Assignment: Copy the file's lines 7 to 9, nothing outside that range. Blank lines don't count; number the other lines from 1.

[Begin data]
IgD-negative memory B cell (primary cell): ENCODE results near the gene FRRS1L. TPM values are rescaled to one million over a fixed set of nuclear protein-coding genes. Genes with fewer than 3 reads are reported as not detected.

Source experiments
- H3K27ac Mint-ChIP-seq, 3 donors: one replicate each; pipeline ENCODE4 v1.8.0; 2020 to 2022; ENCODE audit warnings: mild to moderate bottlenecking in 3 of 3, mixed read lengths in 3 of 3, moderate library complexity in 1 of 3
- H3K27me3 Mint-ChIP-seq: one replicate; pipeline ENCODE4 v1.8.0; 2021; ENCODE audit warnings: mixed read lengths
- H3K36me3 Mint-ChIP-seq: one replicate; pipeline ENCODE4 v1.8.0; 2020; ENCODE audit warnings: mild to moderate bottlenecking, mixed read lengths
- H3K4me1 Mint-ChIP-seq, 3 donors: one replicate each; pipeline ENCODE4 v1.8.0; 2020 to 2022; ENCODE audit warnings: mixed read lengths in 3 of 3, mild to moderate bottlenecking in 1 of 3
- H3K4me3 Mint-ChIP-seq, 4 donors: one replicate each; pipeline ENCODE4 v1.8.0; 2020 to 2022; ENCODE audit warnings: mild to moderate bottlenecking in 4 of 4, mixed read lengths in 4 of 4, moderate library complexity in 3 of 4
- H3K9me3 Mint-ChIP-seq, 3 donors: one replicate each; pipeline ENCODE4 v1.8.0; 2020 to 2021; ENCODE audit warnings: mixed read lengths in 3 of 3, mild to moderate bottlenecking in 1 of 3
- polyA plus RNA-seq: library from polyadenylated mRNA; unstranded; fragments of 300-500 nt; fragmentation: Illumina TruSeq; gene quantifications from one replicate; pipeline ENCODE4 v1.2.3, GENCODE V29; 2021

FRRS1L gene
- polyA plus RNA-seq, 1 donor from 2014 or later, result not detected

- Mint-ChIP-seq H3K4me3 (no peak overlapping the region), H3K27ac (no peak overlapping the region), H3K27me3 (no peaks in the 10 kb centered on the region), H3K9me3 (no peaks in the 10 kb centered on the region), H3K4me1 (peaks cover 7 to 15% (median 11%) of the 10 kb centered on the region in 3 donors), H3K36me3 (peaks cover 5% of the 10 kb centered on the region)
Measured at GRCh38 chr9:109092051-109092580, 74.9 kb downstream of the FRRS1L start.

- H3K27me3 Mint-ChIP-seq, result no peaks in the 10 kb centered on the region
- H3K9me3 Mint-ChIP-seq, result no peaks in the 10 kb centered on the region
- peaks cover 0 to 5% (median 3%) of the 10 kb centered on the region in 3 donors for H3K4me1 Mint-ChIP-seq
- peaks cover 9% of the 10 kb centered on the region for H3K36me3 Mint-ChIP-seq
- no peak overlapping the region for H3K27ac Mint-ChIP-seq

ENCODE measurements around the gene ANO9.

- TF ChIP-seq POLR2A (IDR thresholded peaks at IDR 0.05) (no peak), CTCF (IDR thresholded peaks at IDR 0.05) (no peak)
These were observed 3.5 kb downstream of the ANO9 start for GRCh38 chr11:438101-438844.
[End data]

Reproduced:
- H3K4me3 Mint-ChIP-seq, 4 donors: one replicate each; pipeline ENCODE4 v1.8.0; 2020 to 2022; ENCODE audit warnings: mild to moderate bottlenecking in 4 of 4, mixed read lengths in 4 of 4, moderate library complexity in 3 of 4
- H3K9me3 Mint-ChIP-seq, 3 donors: one replicate each; pipeline ENCODE4 v1.8.0; 2020 to 2021; ENCODE audit warnings: mixed read lengths in 3 of 3, mild to moderate bottlenecking in 1 of 3
- polyA plus RNA-seq: library from polyadenylated mRNA; unstranded; fragments of 300-500 nt; fragmentation: Illumina TruSeq; gene quantifications from one replicate; pipeline ENCODE4 v1.2.3, GENCODE V29; 2021